Coz is Coz for things down there, not up here,” Scuba Du’s Aldo Mejia says as we relax along a pretty stretch of Cozumel’s malecon, a seafront promenade that parallels busy, bustling Avenue Rafael E. Melgar, where margaritas and cervezas flow with the tides. He points toward the 12-mile channel between Coz and Mexico’s Yucatan peninsula, home to some of the best diving on the planet. “The visibility is amazing.”
Grounded for a day by wind and rain, I’m dying to find out. We finally head over Coz’s famous wall with guides from Scuba Club Cozumel at Palancar Gardens, part of the 3-mile Palancar reef system, a favorite of local divemasters. “Garden” isn’t exactly the right word for these monumental, mazelike structures with tunnels, swim-throughs and wide, sandy passages that make it easy to explore high and low.
We spiral down from 25 feet to about 80 on a gentle magic-carpet ride — Coz currents, commonly around 2 knots, can reach a ripping 6 knots — gliding through formations stuffed with gigantic sponges, elephant ears glowing a neon orange, and so many rope sponges that it gives new meaning to the word “festooned,” strung like crepe paper at a high school dance. Sensory overload sets in in room-size domes under every overhang, plastered with more sponges everywhere you look.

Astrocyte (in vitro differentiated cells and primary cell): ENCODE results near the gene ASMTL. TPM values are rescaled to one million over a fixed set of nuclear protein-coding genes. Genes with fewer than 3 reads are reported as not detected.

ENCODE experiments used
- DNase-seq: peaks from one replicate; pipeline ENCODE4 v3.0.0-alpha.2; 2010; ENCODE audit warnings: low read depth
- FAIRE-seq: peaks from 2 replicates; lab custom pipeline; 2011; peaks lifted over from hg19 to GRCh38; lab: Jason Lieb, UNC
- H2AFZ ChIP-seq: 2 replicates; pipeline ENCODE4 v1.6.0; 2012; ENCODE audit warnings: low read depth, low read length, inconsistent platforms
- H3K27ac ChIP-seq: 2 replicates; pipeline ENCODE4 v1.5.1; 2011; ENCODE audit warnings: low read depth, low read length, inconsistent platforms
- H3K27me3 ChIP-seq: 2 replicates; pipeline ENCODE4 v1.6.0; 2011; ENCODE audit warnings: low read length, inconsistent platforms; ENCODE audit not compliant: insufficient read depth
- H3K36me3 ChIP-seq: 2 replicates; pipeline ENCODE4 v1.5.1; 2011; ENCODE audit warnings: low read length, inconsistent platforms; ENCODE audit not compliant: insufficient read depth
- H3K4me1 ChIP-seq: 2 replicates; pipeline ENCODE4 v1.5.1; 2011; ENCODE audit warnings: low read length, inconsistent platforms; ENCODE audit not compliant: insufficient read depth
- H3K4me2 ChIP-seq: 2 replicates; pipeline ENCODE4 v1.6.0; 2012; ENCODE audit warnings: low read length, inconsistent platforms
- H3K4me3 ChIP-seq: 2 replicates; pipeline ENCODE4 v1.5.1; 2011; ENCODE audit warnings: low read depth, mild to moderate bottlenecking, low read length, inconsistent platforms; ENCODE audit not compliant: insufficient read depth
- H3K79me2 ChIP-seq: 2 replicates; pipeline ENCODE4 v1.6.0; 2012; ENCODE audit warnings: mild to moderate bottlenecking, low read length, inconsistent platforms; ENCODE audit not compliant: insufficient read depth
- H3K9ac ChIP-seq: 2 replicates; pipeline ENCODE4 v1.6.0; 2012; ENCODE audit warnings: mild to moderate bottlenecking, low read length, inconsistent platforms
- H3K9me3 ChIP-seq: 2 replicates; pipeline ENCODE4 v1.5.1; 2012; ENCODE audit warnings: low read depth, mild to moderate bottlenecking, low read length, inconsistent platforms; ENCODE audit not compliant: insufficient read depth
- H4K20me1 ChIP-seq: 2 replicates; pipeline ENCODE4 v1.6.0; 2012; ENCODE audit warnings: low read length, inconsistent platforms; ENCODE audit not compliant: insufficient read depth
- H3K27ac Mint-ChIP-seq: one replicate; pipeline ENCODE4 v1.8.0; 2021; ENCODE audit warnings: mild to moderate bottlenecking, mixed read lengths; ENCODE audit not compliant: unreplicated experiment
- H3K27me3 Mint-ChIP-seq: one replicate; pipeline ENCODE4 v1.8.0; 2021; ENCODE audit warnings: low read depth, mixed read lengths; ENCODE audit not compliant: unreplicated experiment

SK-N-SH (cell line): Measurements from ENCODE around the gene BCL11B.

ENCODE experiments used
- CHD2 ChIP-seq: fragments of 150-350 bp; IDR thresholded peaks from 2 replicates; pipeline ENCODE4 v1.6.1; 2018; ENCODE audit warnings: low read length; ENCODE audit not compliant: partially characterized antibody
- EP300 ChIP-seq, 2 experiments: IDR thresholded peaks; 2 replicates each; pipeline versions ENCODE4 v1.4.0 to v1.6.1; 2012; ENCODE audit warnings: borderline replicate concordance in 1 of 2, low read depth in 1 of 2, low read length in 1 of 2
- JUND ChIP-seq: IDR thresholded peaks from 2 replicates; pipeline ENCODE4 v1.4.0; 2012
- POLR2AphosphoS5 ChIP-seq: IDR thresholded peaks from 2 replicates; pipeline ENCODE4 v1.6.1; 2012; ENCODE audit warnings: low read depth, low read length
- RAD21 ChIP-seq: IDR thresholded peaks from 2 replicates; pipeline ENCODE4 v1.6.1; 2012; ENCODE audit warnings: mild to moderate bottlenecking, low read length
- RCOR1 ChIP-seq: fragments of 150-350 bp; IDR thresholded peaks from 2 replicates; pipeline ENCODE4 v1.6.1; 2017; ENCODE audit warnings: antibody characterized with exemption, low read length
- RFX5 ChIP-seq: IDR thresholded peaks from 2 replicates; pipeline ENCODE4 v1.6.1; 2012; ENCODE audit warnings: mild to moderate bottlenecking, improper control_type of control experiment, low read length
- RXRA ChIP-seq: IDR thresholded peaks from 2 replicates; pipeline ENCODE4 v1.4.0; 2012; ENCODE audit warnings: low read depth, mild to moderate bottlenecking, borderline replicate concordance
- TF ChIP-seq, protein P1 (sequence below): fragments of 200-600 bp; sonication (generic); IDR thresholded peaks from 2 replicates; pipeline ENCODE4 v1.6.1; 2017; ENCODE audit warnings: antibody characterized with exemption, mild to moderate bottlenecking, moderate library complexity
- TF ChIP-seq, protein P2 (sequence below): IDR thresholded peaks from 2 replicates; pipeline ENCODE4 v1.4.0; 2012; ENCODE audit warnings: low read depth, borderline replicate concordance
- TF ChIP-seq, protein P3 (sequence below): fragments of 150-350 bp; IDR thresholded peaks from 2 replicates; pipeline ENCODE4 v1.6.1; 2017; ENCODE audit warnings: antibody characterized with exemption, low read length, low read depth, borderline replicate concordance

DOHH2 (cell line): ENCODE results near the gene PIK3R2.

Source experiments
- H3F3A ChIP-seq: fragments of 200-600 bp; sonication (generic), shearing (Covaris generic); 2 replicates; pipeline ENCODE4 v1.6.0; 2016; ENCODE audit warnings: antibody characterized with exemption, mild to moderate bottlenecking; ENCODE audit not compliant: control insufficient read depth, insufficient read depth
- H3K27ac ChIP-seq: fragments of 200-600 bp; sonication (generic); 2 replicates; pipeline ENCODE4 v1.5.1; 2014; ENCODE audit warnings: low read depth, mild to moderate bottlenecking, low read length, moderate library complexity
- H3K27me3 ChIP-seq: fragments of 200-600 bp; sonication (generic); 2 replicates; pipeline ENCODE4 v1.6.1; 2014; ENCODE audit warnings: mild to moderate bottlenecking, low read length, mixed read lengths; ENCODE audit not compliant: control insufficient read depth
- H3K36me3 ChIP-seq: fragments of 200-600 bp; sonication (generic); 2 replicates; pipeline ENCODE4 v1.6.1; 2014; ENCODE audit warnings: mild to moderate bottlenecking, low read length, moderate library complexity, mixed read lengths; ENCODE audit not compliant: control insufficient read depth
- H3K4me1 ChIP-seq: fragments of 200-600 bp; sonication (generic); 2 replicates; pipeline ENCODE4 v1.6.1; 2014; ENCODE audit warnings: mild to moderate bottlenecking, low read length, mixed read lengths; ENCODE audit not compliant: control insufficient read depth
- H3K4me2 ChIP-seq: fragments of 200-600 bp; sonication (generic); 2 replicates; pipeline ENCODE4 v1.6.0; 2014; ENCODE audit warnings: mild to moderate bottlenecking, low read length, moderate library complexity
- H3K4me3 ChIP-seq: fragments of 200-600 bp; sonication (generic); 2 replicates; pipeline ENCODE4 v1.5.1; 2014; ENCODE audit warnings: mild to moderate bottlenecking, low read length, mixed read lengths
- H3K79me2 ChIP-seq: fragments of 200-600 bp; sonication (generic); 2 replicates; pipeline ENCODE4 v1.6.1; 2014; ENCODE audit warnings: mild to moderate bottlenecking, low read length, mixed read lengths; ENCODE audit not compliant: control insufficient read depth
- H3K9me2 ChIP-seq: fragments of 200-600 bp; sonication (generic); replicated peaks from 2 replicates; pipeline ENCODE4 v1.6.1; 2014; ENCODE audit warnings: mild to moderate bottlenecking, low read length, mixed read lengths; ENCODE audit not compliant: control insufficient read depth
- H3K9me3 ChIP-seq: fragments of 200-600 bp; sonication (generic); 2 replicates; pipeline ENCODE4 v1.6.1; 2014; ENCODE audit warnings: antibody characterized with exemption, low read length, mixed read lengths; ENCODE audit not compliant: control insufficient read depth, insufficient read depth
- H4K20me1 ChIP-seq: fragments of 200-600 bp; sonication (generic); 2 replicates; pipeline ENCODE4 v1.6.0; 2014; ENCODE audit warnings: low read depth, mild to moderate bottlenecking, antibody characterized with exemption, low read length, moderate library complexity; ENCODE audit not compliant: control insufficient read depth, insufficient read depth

Beginning our meandering ascent, we spot every sort of reef fish at a multitude of cleaning stations as we follow our divemaster in and out, here and there, over coral hills and sandy dales, where huge grouper patrol the pathways, each new turn revealing something beautiful or fun, or both.
Eventually the formations drop away as we start a long, slow safety stop looking down on the world’s biggest, friskiest free-ranging lobsters skittering about, so large they’re almost grotesque. Hilariously homely splendid toadfish — endemic to Coz — also begin to show themselves in large numbers.
Our second dive, at nearby Tormentos Reef (at right), is entirely different in character — who knew Cozumel had muck diving? Along a sandy bottom at about 55 feet, we find dragonets, snapping shrimp, pipe seahorses, sailfin blennies in courtship display, and more pouty-faced toadfish than we can count, rounding out a morning that’s splendid indeed.
IT’S TOUGH TO CHOOSE BETWEEN STAYING WET AND EXPLORING THIS BELOVED ISLAND PLAYGROUND